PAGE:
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Topic: Heart Disease

American Heart Association says Plaque in Arteries may not all be the same

 

American Heart AssociationBoston, MA – According to preliminary research presented at the American Heart Association’s Vascular Discovery Scientific Sessions 2019, a premier global exchange of the latest advances in new and emerging scientific research in arteriosclerosis, thrombosis, vascular biology, peripheral vascular disease, vascular surgery and functional genomics, a specific type of immune cell is more commonly found in arterial plaque from patients suffering from a recent stroke or mini-stroke.

Not all plaque is alike; researchers have found that a specific type of immune cell is more common in arterial plaque that is likely to cause a stroke or mini-stroke. (American Heart Association)

Not all plaque is alike; researchers have found that a specific type of immune cell is more common in arterial plaque that is likely to cause a stroke or mini-stroke. (American Heart Association)

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American Heart Association Says Heart Structure may change with Arsenic in Drinking Water

 

American Heart AssociationDallas, TX – According to new research in Circulation: Cardiovascular Imaging, an American Heart Association journal drinking water that is contaminated with arsenic may lead to thickening of the heart’s main pumping chamber in young adults, a structural change that increases the risk for future heart problems.

Among young adults, drinking water contaminated with arsenic may lead to structural changes in the heart that raise their risk of heart disease. (American Heart Association)

Among young adults, drinking water contaminated with arsenic may lead to structural changes in the heart that raise their risk of heart disease. (American Heart Association)

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American Heart Association says Prolonged exposure to Low-Dose Radiation may increase the risk of Hypertension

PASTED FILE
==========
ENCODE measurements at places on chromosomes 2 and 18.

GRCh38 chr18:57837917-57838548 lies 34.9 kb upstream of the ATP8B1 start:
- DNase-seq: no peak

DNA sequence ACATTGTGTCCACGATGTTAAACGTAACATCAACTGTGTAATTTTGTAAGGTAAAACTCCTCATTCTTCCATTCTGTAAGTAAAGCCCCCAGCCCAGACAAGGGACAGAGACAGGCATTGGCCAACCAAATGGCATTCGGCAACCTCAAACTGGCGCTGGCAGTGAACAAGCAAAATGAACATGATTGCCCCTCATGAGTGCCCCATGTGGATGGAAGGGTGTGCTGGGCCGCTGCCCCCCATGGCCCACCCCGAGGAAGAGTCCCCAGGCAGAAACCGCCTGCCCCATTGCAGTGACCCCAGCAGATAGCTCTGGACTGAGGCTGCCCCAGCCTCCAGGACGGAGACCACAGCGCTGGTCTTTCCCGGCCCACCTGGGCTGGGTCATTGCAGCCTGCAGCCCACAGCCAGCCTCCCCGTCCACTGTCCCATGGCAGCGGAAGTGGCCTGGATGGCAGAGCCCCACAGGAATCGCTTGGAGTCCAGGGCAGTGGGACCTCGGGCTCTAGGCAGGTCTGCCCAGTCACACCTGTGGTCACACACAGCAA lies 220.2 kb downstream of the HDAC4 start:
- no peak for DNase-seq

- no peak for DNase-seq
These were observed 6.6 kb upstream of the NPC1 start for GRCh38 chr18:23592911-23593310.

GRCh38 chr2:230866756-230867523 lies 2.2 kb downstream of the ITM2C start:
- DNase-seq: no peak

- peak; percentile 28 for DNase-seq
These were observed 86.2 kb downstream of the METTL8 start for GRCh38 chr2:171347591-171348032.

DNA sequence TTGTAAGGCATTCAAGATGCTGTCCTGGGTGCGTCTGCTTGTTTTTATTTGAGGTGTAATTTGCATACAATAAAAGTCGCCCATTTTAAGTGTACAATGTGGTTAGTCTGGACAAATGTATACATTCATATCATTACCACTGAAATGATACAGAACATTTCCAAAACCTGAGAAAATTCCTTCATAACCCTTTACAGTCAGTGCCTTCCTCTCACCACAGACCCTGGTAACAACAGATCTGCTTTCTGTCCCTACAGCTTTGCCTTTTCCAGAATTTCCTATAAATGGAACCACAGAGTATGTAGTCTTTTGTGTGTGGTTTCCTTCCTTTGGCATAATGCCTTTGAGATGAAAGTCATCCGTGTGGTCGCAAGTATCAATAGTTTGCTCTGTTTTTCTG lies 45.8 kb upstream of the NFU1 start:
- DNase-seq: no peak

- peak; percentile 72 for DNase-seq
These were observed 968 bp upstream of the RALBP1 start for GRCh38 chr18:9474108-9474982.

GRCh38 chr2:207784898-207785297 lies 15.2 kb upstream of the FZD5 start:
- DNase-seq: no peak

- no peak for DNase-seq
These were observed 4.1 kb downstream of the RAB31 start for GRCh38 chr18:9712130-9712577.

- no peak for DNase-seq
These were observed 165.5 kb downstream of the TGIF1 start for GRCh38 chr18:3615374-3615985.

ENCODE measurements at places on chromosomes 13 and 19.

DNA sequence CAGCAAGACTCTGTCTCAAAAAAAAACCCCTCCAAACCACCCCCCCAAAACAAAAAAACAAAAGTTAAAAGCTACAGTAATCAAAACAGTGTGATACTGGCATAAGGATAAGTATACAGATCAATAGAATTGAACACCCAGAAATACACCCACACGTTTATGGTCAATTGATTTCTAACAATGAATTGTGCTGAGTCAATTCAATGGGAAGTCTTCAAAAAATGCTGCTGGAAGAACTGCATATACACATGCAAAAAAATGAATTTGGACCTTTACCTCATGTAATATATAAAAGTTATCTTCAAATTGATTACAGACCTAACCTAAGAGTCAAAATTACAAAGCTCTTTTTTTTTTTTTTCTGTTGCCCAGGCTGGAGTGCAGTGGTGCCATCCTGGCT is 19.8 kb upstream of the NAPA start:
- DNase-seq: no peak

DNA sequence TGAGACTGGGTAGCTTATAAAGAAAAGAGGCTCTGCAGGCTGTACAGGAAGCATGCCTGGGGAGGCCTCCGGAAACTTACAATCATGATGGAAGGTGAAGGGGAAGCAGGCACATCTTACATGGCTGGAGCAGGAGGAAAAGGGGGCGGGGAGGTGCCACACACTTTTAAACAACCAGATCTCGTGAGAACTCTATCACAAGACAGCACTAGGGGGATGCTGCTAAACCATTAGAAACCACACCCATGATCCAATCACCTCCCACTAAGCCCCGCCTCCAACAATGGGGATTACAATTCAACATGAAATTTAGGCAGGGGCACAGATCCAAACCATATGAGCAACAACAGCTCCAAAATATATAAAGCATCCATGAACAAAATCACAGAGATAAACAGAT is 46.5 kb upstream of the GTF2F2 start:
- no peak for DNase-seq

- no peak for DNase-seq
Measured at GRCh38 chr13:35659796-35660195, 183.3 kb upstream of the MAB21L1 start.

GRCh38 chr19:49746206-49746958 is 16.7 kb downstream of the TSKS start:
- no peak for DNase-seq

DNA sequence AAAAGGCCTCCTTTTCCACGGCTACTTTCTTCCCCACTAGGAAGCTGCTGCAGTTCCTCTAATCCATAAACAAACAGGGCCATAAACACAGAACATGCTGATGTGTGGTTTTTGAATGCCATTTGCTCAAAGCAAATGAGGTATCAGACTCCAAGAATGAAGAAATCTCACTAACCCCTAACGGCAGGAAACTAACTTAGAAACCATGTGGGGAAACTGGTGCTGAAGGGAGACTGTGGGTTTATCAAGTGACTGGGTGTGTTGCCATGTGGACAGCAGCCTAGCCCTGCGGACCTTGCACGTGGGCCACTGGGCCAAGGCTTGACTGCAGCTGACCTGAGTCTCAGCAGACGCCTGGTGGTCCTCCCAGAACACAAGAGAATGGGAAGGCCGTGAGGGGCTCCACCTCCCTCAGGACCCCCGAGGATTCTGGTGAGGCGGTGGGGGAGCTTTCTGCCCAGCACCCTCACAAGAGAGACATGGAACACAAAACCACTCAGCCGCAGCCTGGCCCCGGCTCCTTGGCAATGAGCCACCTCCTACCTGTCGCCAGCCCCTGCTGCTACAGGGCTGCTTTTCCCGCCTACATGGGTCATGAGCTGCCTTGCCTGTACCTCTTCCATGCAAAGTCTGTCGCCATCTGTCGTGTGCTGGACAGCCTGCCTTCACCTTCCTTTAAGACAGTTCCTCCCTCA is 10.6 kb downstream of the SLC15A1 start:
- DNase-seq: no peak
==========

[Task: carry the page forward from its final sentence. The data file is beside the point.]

Hypertension is a known cause of Heart Disease and Stroke

American Heart AssociationDallas, TX – According to a study of workers at a nuclear plant in Russia published in the American Heart Association’s journal Hypertension, prolonged exposure to low doses of ionizing radiation increased the risk of hypertension

Uncontrolled hypertension, also known as high blood pressure, can to lead to heart attack, stroke, heart failure and other serious health problems.

This study is the first to associate an increased risk of hypertension to low doses of ionizing radiation among a large group of workers who were chronically exposed over many years. (American Heart Association)

This study is the first to associate an increased risk of hypertension to low doses of ionizing radiation among a large group of workers who were chronically exposed over many years. (American Heart Association)

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American Heart Association says New Pediatric Blood Pressure guidelines identify more Kids at higher risk of Premature Heart Disease

 

American Heart AssociationDallas, TX – According to new research in the American Heart Association’s journal Hypertension new guidelines that classified more children as having elevated blood pressure  are better at predicting which kids are likely to develop heart disease when they reach adulthood.

The guidelines were issued by the American Academy of Pediatrics (AAP) in 2017 and endorsed by the American Heart Association.

Children who were reclassified as having elevated blood pressure under new American Academy of Pediatrics guidelines are more likely to develop high blood pressure, thickening of the heart muscle and other conditions that increase heart disease risk when they reach adulthood, compared with children who have normal blood pressure. (American Heart Association)

Children who were reclassified as having elevated blood pressure under new American Academy of Pediatrics guidelines are more likely to develop high blood pressure, thickening of the heart muscle and other conditions that increase heart disease risk when they reach adulthood, compared with children who have normal blood pressure. (American Heart Association)

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American College of Cardiology / American Heart Association Guidance for Preventing Heart Disease, Stroke

 

American Heart Association 

American Heart AssociationNew Orleans, LA – The choices we make every day can have a lasting effect on our heart and vascular health. Adopting a heart healthy eating plan, getting more exercise, avoiding tobacco and managing known risk factors are among the key recommendations in the 2019 Primary Prevention of Cardiovascular Disease guideline from the American College of Cardiology (ACC) and the American Heart Association (AHA).

Also, it is recommended that aspirin should only rarely be used to help prevent heart attacks and stroke in people without known cardiovascular disease.

4 chambers of the heart: right atrium, right ventricle, left atrium, left ventricle. (American Heart Association)

4 chambers of the heart: right atrium, right ventricle, left atrium, left ventricle. (American Heart Association)